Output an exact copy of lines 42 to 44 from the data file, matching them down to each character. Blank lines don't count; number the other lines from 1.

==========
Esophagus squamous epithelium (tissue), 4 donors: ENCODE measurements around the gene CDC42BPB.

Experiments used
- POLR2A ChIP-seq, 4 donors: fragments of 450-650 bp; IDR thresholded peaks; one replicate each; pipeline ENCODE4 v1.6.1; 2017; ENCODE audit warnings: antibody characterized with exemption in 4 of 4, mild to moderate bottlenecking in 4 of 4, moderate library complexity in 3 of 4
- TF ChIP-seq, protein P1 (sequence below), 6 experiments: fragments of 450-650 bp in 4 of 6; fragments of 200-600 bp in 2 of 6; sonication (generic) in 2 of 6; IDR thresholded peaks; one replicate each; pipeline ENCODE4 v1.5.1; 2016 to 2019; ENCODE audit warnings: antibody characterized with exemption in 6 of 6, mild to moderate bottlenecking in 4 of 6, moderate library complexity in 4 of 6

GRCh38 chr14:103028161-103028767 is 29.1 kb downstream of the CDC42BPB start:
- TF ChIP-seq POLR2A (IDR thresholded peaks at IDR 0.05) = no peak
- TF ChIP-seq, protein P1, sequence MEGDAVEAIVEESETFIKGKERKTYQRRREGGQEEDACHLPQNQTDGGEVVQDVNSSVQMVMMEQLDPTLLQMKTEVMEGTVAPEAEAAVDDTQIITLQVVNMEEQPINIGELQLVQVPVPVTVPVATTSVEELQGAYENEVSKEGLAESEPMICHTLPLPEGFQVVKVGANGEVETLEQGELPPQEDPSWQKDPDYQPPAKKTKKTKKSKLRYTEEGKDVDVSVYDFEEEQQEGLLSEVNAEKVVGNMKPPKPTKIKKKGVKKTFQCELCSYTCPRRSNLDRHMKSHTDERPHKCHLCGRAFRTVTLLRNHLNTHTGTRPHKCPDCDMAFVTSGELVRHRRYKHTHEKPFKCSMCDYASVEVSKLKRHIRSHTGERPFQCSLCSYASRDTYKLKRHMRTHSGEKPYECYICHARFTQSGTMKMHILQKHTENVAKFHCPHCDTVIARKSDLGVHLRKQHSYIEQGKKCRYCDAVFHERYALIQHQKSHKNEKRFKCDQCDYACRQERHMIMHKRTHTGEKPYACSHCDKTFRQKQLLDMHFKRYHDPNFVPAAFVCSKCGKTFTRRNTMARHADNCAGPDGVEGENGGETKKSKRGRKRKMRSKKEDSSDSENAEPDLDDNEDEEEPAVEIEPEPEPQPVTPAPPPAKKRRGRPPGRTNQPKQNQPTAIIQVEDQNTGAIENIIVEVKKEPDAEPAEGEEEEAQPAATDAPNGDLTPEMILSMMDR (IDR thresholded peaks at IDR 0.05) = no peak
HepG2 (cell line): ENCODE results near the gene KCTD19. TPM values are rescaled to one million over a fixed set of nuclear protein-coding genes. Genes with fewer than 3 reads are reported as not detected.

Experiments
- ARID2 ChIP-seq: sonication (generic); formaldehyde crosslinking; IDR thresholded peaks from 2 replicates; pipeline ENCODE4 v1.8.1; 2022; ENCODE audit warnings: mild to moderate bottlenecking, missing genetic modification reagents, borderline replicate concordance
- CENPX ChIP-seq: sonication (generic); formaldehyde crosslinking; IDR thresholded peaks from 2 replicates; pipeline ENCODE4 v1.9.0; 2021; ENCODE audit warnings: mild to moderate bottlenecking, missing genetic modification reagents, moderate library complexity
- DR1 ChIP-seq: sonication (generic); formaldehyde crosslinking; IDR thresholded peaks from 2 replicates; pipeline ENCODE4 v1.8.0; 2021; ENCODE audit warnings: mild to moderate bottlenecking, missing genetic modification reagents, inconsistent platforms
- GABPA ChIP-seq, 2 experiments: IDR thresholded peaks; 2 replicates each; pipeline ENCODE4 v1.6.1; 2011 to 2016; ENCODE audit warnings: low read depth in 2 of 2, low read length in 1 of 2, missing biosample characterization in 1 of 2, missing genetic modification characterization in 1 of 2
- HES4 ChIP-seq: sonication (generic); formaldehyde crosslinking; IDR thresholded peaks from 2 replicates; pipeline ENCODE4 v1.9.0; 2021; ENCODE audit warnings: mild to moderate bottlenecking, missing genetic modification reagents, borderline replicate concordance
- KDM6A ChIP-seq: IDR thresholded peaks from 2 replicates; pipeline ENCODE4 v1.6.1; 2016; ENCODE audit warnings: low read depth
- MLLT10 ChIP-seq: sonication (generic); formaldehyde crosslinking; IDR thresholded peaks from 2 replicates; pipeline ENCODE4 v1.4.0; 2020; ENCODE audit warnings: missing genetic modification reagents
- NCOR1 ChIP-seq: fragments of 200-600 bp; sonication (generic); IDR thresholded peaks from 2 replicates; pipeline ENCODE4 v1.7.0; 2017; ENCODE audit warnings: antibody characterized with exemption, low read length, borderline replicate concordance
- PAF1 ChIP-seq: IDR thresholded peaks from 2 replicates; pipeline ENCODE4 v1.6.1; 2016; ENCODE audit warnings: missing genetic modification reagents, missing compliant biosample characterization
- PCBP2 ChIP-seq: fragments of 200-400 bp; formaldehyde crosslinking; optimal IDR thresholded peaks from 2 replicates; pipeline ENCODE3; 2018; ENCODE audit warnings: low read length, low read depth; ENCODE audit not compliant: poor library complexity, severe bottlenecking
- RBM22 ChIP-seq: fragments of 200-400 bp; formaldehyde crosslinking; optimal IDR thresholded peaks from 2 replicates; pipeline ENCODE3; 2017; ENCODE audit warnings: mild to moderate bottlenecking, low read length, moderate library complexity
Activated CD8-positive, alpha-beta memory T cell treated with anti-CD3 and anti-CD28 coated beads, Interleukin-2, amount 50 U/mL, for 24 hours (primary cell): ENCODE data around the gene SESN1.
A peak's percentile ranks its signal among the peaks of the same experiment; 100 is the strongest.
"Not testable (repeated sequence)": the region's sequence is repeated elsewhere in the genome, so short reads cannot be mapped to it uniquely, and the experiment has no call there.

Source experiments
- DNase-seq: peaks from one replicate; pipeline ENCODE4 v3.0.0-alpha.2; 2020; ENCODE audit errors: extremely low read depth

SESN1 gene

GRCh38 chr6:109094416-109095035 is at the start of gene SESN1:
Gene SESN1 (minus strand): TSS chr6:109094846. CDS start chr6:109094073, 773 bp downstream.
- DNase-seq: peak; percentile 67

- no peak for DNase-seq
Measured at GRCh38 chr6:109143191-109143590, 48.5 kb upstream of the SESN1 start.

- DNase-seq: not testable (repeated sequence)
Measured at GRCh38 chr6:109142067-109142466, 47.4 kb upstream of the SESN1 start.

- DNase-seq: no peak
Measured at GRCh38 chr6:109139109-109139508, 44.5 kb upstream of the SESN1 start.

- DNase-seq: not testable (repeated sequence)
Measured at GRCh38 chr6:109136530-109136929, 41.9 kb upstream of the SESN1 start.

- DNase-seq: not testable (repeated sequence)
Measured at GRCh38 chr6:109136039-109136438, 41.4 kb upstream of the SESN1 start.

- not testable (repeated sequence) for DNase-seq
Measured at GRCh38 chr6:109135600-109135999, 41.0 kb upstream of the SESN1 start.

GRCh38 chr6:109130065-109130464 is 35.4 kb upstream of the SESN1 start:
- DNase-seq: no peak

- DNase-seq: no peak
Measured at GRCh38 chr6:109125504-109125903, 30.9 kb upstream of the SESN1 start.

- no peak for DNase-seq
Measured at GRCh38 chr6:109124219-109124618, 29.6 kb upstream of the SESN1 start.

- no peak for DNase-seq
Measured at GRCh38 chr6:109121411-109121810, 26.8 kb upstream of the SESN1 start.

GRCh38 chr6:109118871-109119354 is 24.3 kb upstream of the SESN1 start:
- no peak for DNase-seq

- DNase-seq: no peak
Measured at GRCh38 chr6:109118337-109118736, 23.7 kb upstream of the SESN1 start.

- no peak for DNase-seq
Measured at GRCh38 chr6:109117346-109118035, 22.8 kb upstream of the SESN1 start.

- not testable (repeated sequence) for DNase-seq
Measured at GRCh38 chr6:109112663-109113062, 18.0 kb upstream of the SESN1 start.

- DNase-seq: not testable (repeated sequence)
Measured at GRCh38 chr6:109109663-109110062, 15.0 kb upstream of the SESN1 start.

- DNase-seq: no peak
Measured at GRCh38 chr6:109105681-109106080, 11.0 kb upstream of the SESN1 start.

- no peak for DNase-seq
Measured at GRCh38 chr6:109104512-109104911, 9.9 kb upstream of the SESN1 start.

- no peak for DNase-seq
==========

GRCh38 chr6:109130065-109130464 is 35.4 kb upstream of the SESN1 start:
- DNase-seq: no peak

- DNase-seq: no peak